A migraine is a very bad headache that tends to come back over and over again. You might feel nauseated and vomit when you have one. The pain is usually on one side of your head. When you have a migraine, you might be very sensitive to bright lights and noise. Moving around makes the headache feel worse. Migraine is a real disease, just like diabetes, heart disease and arthritis. If you have migraines, you need to be treated by your doctor.
Should I call my doctor right away about a migraine?
Migraines are not life-threatening. However, brain infections and brain tumors can also cause bad headaches. Here are signs of dangerous headaches:
- A sudden, severe headache, or the "worst-ever" headache
- A headache that gradually gets worse instead of getting better with time
- A headache with memory loss or thinking difficulty, disturbed vision or speech changes, loss of strength, tingling or numb feelings in one part of the body, such as arms or legs, or a change in balance
- A headache with fever, stiff neck, clumsiness, change in awareness, change in personality, vision problems that last more than an hour
- A headache that lasts for more than a week after you have had a head injury
Foods that might trigger a migraine
- Aged cheese
- Beer, wine and hard liquor
- Caffeine in coffee, tea and cola, and some over-the-counter medicines, as well as caffeine withdrawal (if you try to give up caffeinated sodas, for example); chocolate in sweets, foods and drinks
- Dairy products such as ice cream, milk, yogurt, cheese, whipped cream and sour cream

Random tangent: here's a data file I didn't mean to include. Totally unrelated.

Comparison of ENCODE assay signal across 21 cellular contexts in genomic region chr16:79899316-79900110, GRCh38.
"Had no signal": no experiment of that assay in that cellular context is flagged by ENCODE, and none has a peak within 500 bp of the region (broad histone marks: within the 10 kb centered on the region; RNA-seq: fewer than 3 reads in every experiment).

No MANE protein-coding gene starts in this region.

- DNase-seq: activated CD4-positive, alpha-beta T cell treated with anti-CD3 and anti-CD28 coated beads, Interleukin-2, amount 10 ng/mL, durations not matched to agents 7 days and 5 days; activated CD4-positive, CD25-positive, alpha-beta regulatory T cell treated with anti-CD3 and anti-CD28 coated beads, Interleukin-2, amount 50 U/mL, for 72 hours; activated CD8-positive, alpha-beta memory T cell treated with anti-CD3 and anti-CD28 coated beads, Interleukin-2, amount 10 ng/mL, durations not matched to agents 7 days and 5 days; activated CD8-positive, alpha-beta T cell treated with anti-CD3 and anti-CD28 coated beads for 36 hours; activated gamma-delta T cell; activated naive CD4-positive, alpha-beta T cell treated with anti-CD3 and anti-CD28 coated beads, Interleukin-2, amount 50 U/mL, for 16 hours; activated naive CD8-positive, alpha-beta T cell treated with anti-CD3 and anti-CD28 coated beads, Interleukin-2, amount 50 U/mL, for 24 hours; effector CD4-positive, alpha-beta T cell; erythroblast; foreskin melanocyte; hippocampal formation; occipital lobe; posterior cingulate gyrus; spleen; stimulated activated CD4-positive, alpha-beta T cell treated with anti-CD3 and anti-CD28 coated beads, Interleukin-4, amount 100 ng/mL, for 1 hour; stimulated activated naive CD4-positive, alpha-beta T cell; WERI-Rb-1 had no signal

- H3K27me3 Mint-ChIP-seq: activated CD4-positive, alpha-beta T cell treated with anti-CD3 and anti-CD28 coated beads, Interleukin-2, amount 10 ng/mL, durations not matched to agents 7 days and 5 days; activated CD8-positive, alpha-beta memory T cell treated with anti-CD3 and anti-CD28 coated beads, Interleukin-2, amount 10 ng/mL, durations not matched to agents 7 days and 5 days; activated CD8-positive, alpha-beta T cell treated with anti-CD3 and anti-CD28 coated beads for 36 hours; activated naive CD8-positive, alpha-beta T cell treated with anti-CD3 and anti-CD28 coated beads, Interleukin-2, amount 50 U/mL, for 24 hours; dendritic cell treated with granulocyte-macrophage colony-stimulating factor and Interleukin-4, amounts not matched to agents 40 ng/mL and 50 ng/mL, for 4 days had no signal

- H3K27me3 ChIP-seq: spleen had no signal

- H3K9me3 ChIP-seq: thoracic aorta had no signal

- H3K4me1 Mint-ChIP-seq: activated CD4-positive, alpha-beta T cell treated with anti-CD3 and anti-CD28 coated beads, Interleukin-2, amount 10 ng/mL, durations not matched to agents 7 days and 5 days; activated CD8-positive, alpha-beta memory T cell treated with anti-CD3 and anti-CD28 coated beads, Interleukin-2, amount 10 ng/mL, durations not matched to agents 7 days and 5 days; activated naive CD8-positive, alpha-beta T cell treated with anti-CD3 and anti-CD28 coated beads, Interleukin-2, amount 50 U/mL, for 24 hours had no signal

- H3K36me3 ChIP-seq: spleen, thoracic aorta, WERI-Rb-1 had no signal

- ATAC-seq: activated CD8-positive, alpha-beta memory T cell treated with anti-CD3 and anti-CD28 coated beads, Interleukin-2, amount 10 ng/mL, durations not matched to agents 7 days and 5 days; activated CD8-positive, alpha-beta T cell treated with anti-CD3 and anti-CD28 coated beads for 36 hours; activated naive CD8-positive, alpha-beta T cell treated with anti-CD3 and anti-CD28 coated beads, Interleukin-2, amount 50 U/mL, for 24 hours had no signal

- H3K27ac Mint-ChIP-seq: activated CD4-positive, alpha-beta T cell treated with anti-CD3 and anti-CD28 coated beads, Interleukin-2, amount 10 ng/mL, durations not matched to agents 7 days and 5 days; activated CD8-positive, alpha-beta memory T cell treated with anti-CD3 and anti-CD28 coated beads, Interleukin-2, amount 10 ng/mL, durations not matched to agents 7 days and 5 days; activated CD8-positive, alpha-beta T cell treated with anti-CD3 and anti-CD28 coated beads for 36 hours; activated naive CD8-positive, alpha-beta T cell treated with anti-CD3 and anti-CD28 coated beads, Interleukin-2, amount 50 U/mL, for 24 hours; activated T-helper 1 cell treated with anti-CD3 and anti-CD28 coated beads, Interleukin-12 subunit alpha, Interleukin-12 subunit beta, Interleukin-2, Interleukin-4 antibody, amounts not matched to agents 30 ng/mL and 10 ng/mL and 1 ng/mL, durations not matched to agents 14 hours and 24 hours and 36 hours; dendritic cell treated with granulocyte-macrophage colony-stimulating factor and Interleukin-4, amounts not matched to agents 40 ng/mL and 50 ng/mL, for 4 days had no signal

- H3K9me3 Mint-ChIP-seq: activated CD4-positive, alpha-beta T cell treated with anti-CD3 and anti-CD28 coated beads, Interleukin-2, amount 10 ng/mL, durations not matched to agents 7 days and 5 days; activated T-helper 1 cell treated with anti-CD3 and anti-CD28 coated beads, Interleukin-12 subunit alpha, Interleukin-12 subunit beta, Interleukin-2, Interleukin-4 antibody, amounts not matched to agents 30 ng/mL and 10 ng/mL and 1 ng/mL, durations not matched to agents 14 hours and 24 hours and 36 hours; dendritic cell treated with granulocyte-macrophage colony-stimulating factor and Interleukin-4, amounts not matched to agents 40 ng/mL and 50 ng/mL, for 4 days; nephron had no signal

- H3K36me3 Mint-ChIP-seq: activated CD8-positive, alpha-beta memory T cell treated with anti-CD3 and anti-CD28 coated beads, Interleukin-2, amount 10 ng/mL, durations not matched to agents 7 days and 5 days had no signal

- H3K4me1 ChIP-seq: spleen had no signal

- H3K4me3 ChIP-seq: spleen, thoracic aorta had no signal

- Fermented and pickled foods such as pickled herring
- Most citrus fruits like oranges, grapefruit and lemons
- Bananas, figs and raisins
- Processed meats, deli sandwich meats, hotdogs and other nitrite-containing meats
- Monosodium glutamate (MSG), which is found in Chinese food, Accent seasoning, Lawry's seasoned salt, canned soups, TV dinners, processed meats, and some processed nuts and snack chips
- Saccharin or aspartame (Nutrasweet) in diet foods or diet sodas
- Sulfites in shrimp and processed potatoes, like boxed mashed potato mix
- Pea pods, or pods of lima or navy beans
- Yeast-containing products, such as fresh breads and donutsNuts and peanuts
What causes migraines?
Doctors think migraines may be caused by a chemical or electrical problem in certain parts of the brain. Some things can cause (trigger) a migraine or make a migraine get worse. Headache triggers can be something you eat, smell, hear or see. These are common migraine triggers:
- Stress and time pressure, major hassles, major losses, anger and conflict
- Hunger or fasting (not eating), and specific foods and beverages (see the box above)
- Smells and fumes, tobacco smoke, light glare or dazzle, weather changes
- Monthly period, birth control pills, estrogen therapy
- Too much, too little or interrupted sleep
- Excessive activity (especially if you're not in good shape)
What helps a headache besides medicine?
- Hold an ice pack to your forehead or temples to reduce your pain.
- Lie down in a quiet, dark room.
What else can I do about headaches?
You could try keeping a migraine diary (a headache journal). Writing down information about your headaches and what you were doing when they happened can help you find out what triggers your headaches. Then you can avoid those triggers. Write these things in your headache diary.